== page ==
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Externalities (excluded from transaction costs)

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'Externalities' in the economy describe spillovers to third parties that occur without their permission (or sometimes even without their knowledge). This is often an additional cost and thus a negative thing, but it does not necessarily have to be. These additional costs or benefits are not captured in the cost of producing a good or the price of buying it – e.g., pollution from industry or agriculture that results in contaminated waters or air, causes illness and lost revenues (e.g., from fishing or even worker productivity), or carbon captured by trees planted by an individual for their aesthetic beauty. The costs or benefits usually arise in another system such as high healthcare or cleanup costs. Economists consider negative externalities market failures that distort the market and the economic landscape.

(David Susuki's view on the concept of externalizing costs in economics)

Negative externalities pop up in much of the US economy, but are often not considered a clear and present enough danger to merit action (see the precautionary principle). Culprits are sometimes difficult to pinpont as well. This obscurity makes it difficult guard against them. Many critiques of modern economics argue that meaningful change to prevent negative externalities would necessitate fundamental change to large and entrenched social structures.

Negative externalities may be accounted for through the use of mechanisms which increase prices or costs, reduce production, demand, or usage of a product and therefore its impact. The additional funds then go to offsetting the externalities that cannot be prevented. One example of this is tax on tobacco products in the US to make it annoyingly expensive and help fund the healthcare costs associated with smokers. Likewise, this concept is the environmental and economic basis for the idea of the proposed carbon tax or fossil fuel divestment. Divestment pulls investment funds out of fossil fuel companies, hopefully to impact their bottom line and force a change to some aspect of their business model. Some would prefer these companies fail altogether. In any case, divestment is a way of 'putting one's money where one's mouth is' in regards to supporting a sustainable future.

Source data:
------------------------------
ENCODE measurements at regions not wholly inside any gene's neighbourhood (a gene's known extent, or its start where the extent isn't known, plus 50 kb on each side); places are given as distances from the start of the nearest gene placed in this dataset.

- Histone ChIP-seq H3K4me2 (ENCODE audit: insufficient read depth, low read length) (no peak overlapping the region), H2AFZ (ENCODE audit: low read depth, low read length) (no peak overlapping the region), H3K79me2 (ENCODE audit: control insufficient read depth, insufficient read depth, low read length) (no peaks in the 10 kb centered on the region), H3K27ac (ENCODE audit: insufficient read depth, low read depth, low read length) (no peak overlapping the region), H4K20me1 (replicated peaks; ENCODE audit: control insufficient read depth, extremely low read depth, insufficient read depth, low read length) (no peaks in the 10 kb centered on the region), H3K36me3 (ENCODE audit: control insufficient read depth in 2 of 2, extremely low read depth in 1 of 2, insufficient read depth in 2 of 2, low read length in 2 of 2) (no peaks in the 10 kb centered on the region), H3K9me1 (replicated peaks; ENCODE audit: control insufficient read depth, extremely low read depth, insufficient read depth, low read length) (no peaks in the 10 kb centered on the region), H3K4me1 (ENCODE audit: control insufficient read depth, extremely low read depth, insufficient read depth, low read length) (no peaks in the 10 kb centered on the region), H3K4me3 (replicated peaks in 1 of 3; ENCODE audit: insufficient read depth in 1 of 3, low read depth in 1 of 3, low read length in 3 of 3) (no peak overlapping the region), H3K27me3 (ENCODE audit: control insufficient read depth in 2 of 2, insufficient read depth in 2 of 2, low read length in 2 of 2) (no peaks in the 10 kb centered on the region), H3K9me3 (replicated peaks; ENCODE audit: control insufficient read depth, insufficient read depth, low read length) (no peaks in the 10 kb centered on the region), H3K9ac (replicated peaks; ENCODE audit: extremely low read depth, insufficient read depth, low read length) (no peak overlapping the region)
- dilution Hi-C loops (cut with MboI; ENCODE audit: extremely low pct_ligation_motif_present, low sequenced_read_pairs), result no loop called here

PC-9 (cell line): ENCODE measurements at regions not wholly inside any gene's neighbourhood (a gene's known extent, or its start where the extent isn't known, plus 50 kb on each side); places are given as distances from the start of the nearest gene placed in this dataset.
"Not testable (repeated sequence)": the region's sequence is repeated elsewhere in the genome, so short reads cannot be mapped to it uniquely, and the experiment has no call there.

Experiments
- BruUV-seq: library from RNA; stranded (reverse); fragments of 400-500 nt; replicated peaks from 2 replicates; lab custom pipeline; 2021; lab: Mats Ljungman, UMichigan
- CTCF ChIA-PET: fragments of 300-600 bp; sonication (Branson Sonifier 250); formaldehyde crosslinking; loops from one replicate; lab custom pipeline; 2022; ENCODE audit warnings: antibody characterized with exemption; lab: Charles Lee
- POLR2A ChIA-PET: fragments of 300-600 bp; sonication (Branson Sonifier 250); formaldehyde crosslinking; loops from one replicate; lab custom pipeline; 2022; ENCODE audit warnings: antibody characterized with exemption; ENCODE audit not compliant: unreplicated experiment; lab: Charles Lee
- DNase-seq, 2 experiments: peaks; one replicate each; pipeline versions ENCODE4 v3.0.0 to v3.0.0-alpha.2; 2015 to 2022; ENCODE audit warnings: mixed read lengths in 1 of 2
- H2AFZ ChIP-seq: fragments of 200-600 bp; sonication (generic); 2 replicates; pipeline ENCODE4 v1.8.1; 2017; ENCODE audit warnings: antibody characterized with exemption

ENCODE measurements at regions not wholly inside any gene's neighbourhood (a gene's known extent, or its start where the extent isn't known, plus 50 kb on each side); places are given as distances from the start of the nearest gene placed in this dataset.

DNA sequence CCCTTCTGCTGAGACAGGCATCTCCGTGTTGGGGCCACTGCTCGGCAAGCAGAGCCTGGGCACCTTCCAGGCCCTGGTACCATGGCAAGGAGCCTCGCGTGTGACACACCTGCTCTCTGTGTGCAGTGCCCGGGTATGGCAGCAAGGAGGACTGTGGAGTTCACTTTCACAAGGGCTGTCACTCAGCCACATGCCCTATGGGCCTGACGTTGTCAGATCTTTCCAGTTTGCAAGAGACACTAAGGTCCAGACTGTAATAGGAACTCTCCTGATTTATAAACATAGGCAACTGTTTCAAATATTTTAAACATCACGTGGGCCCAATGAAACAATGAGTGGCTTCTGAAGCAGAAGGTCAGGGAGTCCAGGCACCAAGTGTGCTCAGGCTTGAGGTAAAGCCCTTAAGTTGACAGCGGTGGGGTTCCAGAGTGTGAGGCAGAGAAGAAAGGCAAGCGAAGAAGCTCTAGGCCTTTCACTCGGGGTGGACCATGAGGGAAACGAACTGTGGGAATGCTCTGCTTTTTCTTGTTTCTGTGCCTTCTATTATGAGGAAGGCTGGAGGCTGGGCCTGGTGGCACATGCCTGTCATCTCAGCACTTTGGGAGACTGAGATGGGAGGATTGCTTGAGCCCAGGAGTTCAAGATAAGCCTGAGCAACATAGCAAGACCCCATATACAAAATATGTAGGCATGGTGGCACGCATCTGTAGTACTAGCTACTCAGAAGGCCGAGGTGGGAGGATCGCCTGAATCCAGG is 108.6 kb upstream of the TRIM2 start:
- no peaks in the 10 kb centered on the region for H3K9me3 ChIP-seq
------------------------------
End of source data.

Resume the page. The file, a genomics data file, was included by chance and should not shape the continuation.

Alternatively, positive externalities can be encouraged through use of subsidies and tax breaks. A simple graphical illustration of of these points is available here at the Khan Academy.

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